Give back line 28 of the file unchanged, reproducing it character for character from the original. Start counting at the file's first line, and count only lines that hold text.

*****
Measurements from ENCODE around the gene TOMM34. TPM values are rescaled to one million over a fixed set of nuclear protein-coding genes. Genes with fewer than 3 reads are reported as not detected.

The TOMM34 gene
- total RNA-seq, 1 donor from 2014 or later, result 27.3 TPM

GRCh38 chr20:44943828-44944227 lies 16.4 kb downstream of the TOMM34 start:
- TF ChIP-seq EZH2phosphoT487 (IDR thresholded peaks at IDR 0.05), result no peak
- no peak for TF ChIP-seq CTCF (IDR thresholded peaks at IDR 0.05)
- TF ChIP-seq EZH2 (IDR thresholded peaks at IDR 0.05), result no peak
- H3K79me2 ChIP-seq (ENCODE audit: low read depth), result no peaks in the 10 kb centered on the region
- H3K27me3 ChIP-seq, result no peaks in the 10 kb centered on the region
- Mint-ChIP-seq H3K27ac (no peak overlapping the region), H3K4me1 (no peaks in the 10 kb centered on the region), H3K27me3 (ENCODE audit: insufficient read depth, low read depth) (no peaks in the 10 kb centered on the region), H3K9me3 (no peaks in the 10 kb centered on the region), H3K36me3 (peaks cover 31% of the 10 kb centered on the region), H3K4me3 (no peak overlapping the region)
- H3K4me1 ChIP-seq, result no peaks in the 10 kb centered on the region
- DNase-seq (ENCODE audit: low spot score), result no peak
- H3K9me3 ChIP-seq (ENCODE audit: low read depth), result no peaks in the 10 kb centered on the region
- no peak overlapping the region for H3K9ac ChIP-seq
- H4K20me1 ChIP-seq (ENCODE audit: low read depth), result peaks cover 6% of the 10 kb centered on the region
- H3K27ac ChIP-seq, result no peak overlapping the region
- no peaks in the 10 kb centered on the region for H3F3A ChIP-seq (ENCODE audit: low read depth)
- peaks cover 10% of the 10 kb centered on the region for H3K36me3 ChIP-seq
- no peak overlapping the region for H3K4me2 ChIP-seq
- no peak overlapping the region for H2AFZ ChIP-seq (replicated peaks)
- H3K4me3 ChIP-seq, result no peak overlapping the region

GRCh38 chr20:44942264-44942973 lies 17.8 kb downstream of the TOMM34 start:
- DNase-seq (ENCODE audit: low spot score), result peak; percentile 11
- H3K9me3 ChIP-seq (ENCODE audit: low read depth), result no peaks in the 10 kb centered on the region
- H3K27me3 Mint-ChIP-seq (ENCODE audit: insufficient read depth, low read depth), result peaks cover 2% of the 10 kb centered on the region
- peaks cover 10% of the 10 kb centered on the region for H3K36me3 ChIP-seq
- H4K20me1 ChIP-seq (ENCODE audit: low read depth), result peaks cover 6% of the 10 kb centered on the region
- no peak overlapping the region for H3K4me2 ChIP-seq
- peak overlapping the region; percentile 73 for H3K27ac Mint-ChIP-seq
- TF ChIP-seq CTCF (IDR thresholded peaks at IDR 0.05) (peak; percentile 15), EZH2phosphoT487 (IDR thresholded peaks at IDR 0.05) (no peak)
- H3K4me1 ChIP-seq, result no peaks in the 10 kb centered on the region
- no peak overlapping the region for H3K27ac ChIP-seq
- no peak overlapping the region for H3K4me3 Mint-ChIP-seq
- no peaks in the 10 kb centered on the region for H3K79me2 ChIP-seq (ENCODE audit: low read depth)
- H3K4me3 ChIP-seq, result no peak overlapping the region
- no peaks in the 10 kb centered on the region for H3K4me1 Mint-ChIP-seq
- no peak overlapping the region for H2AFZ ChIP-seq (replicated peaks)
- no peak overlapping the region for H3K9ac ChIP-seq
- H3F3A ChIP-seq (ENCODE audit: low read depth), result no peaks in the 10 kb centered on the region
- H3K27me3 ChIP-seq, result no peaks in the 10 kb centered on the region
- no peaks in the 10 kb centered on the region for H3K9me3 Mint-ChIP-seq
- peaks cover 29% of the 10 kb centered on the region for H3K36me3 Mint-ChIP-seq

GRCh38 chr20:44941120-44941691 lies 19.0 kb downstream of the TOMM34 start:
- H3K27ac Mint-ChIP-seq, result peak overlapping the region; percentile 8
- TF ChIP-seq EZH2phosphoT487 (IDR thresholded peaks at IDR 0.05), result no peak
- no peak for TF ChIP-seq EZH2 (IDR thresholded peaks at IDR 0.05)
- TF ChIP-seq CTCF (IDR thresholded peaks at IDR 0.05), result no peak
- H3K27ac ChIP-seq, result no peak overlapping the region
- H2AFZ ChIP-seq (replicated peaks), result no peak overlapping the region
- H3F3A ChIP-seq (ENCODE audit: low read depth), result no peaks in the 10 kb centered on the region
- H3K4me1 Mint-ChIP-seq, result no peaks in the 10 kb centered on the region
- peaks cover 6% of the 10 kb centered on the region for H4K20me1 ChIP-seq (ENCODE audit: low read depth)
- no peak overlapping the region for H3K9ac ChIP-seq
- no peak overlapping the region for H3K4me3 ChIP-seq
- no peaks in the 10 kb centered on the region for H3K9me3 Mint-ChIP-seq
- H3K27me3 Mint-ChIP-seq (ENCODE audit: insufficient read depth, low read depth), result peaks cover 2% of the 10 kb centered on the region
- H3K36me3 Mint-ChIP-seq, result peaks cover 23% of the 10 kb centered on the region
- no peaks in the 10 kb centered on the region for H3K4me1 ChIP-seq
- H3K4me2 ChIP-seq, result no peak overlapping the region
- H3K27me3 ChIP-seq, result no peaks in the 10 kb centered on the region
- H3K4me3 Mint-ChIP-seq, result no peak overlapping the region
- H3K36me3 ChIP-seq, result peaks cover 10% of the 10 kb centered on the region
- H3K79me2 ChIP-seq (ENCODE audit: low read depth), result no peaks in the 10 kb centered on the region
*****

- no peak overlapping the region for H3K4me2 ChIP-seq